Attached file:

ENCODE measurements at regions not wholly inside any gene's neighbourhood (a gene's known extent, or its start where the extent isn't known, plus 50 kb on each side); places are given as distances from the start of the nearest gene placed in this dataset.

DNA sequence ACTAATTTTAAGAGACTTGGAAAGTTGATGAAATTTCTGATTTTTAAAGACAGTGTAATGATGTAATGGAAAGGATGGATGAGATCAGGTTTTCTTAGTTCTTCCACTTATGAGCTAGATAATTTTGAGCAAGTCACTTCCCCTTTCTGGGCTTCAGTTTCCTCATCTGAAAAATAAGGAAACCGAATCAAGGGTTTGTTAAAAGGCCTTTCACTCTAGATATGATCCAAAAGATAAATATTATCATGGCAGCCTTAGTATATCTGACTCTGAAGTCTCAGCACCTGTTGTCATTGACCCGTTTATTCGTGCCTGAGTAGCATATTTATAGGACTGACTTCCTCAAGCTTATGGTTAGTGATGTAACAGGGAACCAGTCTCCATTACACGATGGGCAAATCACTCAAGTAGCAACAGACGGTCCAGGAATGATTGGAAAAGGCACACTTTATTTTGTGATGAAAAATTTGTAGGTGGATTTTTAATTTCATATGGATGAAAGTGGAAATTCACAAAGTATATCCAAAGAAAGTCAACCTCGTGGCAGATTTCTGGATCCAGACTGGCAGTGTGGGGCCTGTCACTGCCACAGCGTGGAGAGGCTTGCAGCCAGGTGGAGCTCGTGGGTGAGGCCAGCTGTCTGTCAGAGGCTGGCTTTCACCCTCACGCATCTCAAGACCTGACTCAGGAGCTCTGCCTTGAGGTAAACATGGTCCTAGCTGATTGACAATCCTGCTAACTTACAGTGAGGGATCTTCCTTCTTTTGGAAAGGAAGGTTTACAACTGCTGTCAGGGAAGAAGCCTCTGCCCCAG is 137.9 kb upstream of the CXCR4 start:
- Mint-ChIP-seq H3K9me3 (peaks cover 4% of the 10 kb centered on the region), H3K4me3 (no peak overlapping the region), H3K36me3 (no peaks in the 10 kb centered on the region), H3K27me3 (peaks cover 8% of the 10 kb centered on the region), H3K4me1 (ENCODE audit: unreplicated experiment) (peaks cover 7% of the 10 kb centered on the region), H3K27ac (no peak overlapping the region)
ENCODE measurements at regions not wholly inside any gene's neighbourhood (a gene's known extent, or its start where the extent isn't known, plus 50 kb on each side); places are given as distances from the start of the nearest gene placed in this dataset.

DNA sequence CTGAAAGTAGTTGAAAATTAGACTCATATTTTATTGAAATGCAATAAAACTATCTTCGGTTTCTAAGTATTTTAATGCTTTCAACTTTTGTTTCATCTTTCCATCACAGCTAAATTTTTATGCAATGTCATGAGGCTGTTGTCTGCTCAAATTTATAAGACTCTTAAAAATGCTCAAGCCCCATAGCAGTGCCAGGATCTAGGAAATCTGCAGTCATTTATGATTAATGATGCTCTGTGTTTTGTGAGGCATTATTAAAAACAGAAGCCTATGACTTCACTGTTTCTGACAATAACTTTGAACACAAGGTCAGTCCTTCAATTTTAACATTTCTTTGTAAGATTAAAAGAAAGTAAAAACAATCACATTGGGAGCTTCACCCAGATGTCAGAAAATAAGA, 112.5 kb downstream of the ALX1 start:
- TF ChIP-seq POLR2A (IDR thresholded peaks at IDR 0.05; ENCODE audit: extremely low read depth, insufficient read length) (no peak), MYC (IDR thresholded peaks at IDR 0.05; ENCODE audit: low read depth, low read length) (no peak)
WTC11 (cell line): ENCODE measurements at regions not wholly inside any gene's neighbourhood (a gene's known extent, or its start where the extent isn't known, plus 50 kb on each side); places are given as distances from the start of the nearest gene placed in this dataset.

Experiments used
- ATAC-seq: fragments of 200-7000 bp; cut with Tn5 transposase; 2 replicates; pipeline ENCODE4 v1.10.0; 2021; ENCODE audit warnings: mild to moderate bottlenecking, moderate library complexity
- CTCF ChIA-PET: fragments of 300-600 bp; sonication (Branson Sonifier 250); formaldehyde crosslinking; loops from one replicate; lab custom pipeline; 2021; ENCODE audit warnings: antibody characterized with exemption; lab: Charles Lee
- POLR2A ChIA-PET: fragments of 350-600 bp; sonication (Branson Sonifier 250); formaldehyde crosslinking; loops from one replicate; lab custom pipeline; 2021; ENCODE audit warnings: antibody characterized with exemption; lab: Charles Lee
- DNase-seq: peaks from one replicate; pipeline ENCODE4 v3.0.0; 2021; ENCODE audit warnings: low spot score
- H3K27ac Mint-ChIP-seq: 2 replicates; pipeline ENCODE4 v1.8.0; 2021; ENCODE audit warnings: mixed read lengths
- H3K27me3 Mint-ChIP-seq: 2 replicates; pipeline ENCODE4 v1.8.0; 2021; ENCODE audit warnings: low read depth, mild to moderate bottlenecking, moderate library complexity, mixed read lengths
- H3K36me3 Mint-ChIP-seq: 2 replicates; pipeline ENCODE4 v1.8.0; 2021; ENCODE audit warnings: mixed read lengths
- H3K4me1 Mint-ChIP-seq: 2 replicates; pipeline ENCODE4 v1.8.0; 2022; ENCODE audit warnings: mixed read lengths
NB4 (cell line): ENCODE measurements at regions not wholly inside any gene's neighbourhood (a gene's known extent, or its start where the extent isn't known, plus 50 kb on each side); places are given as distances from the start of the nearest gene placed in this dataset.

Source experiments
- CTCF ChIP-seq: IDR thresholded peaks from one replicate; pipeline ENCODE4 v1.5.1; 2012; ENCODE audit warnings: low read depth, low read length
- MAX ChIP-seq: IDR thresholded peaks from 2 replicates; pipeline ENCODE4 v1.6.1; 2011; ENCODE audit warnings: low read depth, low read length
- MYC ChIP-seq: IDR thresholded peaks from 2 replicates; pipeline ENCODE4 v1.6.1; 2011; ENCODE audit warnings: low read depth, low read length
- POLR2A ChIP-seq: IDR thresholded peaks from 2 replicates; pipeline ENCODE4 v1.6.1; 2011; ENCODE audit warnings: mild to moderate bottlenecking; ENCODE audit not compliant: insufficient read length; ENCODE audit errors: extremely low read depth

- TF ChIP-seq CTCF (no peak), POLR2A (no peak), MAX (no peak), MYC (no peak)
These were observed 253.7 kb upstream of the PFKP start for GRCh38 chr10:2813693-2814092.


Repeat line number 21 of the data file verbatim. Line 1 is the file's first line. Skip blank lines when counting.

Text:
- MYC ChIP-seq: IDR thresholded peaks from 2 replicates; pipeline ENCODE4 v1.6.1; 2011; ENCODE audit warnings: low read depth, low read length